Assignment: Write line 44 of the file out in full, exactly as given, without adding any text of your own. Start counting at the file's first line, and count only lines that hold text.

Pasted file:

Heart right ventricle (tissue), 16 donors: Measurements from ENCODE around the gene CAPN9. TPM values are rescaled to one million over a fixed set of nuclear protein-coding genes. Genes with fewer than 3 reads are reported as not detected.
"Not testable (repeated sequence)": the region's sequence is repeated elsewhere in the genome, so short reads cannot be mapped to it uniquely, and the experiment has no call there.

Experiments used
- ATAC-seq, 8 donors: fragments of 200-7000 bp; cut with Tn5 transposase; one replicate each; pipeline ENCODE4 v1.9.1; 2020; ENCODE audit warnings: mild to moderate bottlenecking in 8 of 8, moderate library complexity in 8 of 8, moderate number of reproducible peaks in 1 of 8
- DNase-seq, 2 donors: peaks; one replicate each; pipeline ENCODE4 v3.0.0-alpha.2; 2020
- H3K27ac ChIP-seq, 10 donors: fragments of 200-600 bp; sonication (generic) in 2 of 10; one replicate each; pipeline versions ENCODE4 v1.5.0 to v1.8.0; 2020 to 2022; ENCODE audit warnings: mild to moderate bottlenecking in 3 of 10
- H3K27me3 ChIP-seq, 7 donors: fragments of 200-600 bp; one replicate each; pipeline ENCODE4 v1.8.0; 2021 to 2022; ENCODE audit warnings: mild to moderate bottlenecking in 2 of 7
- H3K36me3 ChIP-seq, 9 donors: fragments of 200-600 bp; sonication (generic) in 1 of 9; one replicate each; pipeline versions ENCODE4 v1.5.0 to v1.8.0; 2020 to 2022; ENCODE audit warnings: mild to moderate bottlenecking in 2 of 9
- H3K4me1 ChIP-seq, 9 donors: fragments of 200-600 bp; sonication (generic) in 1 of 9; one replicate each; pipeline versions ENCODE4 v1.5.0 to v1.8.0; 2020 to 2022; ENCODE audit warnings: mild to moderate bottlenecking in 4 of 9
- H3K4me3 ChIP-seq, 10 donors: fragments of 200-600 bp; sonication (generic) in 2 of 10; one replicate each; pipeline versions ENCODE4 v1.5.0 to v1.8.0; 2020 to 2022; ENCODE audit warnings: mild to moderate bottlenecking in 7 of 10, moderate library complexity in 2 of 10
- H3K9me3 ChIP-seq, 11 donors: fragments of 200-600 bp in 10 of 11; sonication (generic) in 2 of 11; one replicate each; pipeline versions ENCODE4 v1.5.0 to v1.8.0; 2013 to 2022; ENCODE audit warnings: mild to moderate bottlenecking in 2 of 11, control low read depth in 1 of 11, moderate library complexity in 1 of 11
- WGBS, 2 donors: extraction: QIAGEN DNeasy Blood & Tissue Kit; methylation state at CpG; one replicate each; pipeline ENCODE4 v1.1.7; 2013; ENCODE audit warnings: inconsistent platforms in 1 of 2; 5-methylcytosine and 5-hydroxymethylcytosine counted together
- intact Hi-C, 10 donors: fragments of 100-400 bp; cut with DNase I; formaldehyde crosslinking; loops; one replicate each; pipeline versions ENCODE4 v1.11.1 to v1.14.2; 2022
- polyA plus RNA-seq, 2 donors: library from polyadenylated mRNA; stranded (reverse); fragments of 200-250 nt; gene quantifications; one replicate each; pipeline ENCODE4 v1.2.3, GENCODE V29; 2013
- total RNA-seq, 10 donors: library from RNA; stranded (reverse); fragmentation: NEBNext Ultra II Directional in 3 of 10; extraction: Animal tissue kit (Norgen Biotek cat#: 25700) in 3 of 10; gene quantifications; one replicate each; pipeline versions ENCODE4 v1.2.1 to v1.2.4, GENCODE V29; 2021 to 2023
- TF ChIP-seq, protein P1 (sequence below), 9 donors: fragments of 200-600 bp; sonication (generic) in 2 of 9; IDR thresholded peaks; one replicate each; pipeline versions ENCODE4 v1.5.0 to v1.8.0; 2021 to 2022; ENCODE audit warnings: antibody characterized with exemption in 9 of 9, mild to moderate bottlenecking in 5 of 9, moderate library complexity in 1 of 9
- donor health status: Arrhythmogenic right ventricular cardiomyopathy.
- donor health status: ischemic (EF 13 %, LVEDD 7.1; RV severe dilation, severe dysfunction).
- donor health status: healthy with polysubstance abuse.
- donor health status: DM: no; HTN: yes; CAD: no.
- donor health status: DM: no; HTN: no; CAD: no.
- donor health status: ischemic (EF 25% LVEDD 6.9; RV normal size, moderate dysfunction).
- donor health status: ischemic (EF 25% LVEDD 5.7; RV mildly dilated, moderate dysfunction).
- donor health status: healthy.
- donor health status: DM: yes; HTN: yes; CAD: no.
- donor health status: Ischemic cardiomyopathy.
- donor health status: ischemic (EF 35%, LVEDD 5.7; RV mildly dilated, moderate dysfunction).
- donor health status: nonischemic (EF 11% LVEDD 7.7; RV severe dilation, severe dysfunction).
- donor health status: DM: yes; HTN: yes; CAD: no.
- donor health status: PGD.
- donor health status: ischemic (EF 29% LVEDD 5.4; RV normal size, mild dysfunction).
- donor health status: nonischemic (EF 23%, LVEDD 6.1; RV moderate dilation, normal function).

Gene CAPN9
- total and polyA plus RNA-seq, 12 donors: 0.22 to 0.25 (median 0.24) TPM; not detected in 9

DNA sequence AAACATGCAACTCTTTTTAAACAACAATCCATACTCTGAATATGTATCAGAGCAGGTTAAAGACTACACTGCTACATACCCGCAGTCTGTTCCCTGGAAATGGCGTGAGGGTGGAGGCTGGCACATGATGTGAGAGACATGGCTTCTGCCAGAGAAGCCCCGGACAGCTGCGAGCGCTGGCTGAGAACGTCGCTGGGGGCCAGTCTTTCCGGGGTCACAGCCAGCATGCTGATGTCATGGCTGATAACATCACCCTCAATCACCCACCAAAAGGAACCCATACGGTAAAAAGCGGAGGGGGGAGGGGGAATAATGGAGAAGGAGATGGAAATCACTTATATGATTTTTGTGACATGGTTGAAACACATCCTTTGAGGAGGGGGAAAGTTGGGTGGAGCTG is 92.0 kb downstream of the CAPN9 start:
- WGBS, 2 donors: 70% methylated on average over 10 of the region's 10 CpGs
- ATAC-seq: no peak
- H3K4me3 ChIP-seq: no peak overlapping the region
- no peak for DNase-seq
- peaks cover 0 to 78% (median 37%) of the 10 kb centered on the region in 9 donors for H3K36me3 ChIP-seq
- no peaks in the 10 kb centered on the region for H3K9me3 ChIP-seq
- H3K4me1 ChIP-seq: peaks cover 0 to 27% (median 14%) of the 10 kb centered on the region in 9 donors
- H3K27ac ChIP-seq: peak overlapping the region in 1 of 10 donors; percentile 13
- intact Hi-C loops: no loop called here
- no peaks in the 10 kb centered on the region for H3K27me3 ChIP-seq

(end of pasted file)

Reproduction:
- intact Hi-C loops: no loop called here